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At 10 a.m. we left, the weather was good, some sun and some clouds took turns. The equipment for the glacier in our backpack, as well as some food and the sleeping bag, we had to carry around 15 kilos up the mountain. The way was good to walk, the altitude bounded the speed but after two hours we arrived in Campo Alto! The day ended by playing the card games ‚Rikiki‘ and ‚Belotte ‚which were teached by group of belgium travellers. The atmosphere was very good under all the groups who wanted to climb to the top! At 7 o’clock everybody went to bed to gain energy for the next day.

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DAY 3:
At midnight a guide entered the bedroom by making the noise „bru bru bru“ to imitate an alarm and one by one everybody went on their feet! Somebody was playing a song on their cell phone and suddenly everybody were tapping in the rhythm of the song. It seemed as if everybody were excited to go up.
Sam and me were informed that we will have another guide for the ascent. Juan seemed to be a little tired at the beginning, cause he first forgot to get on his crampons and after he put them on, he left his gloves in the snow. Good start, I thought, but no further similar incidents happend. The way up was again taking ages – step by step we were walking up. In the dark the world of ice and snow around us as well as deep holes and slopes were not visible. Only the lights of the other groups and the alighted feet of Sam and the snow in front of me were able to be seen.

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Steep parts and nearly plane parts alternated. After around 4 hours we were going up on a steep ridge of maybe one and a half meters wide, where on both sides it was going down into the darkness. Leaving that behind it became to get lighter – the sunrise was getting closer until we could turn off our headlamps.

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The last part of the path was possible to see and with it the steepness of the last few meters to the top. Some groups were already inside that part, struggling to go up. Other groups already turned around and I also had my problems. I had to fight against a rising headache and while we had a break I was getting tired. The guide already asked if we should turn around but we were close and so Sam and me mobilized our last energy. The steepest part at the end was demanding everything of our endurance and concentration and I was again at a point to give up.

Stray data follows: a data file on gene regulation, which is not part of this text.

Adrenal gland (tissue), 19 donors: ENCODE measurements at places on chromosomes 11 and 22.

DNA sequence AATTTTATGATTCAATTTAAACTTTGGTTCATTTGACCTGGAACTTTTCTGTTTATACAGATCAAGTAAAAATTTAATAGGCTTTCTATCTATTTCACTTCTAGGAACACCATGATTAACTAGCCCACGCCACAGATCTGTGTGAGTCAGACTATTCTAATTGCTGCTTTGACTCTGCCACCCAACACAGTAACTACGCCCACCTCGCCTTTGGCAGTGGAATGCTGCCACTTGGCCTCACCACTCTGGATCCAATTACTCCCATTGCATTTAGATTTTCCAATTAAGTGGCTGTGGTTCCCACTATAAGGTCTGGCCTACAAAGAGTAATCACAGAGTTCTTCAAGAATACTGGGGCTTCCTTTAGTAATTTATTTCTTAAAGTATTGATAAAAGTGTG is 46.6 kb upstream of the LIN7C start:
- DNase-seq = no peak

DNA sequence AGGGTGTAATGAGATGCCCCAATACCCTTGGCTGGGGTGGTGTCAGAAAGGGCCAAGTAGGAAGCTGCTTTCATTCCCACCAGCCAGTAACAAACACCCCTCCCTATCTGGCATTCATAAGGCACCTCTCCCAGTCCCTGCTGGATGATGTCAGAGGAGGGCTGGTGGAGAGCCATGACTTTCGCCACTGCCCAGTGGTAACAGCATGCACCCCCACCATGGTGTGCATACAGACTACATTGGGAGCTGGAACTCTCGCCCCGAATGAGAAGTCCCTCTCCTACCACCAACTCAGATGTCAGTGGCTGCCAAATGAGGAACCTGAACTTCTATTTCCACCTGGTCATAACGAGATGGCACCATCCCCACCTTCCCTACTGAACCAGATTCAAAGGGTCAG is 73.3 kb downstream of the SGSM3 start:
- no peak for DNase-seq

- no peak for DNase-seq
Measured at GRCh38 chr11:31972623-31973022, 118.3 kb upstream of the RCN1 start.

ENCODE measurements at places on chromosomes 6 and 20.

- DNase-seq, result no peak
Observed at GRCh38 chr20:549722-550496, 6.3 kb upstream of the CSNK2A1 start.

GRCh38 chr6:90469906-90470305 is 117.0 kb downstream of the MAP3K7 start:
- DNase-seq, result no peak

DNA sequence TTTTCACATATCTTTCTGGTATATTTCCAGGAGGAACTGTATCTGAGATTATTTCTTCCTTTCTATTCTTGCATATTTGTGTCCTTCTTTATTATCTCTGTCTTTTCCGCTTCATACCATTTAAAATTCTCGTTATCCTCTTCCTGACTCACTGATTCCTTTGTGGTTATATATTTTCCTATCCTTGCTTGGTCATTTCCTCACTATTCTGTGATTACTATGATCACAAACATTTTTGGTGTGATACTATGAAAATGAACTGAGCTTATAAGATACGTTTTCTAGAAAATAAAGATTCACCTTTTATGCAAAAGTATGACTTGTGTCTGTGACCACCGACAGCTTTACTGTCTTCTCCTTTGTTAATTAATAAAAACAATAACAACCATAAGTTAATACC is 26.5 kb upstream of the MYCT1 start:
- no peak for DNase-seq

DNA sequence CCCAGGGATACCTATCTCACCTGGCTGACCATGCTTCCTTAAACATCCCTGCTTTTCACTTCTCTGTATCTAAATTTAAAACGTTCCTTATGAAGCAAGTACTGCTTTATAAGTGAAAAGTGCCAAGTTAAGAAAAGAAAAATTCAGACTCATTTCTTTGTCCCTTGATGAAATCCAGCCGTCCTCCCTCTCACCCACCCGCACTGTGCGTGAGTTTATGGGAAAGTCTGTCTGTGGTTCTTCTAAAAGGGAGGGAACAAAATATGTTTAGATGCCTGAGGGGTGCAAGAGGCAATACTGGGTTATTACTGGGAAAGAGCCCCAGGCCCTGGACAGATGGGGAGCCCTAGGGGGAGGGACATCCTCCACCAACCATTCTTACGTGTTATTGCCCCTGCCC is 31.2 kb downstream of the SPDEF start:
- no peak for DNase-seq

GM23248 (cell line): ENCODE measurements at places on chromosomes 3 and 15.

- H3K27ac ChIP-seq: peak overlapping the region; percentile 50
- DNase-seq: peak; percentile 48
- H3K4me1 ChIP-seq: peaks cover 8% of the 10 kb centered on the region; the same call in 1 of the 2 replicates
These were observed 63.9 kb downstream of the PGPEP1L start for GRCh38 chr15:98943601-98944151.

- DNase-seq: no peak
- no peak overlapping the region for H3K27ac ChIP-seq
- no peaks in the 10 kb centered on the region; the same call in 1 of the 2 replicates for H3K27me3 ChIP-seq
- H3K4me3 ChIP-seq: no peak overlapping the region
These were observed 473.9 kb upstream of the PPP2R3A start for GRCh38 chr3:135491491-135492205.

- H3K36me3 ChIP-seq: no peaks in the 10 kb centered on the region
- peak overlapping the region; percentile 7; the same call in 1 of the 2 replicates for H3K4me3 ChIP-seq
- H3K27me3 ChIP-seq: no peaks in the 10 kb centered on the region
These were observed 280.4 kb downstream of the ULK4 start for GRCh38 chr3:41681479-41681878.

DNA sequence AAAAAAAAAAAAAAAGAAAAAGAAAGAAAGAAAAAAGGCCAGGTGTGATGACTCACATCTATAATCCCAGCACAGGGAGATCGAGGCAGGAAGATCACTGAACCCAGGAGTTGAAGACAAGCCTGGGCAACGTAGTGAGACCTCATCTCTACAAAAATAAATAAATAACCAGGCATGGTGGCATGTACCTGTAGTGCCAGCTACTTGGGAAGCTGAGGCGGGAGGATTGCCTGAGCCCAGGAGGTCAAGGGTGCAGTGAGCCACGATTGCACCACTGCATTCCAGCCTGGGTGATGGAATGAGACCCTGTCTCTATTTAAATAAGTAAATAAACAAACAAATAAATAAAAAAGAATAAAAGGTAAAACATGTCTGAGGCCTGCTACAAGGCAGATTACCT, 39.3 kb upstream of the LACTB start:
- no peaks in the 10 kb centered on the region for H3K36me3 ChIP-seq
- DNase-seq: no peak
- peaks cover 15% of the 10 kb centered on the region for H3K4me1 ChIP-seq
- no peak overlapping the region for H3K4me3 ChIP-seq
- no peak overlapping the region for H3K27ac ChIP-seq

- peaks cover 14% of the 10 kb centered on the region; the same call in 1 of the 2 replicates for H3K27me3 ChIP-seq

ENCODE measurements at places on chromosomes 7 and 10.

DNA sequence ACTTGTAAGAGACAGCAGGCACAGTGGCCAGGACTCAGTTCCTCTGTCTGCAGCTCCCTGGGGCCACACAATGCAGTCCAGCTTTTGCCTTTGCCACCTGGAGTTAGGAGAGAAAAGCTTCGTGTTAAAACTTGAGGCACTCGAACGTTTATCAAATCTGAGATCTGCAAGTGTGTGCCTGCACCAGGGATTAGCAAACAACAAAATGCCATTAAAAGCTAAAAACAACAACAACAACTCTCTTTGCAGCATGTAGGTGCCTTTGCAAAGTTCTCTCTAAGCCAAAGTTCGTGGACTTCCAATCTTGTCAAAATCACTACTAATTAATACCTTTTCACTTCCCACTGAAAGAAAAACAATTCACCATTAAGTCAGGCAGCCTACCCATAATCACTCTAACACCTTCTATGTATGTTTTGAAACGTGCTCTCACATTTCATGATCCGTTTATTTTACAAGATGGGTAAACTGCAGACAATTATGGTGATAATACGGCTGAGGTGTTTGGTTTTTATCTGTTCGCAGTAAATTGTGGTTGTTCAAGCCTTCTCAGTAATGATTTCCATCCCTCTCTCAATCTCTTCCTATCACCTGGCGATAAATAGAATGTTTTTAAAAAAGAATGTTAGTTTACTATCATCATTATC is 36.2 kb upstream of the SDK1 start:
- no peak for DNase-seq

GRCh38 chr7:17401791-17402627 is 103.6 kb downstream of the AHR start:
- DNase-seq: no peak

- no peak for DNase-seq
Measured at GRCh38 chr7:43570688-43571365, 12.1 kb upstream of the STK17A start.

When I was finally reaching the top, I was so touched by the view and by the fact that I had really reached the top of Huayna Potosí, which is an insane 6088 meters high.

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We enjoyed the view for some minutes, but due to the rising temperatures we had to start the way back to the refuge. After 6 hours of such a hard climb we still had to stay concentrated for the descent and it appeared to become a very challenging way down cause due the sun the ice was starting to melt. This fact entailed that the crampons were full of snow and so the grip was getting less. Now we were able to see all the beautiful forms of the glacier, but also the steep slopes directly besides us. Reaching the ridge, the situation was extremely dangerous. We went down very slowly, removing the slippery snow underneath the crampons nearly every step. After another 3 hours we were happy to reach the Refugio. Here we had one hour to rest before we went down another 1 1/2 hours to the second refuge were the car to la Paz was already waiting.

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It was another amazing experience, but I guess I wouldn’t do it again. The view from the top is mind-blowing, but it does also demand everything of yourself, it’s definitely not healthy and also not without a risk!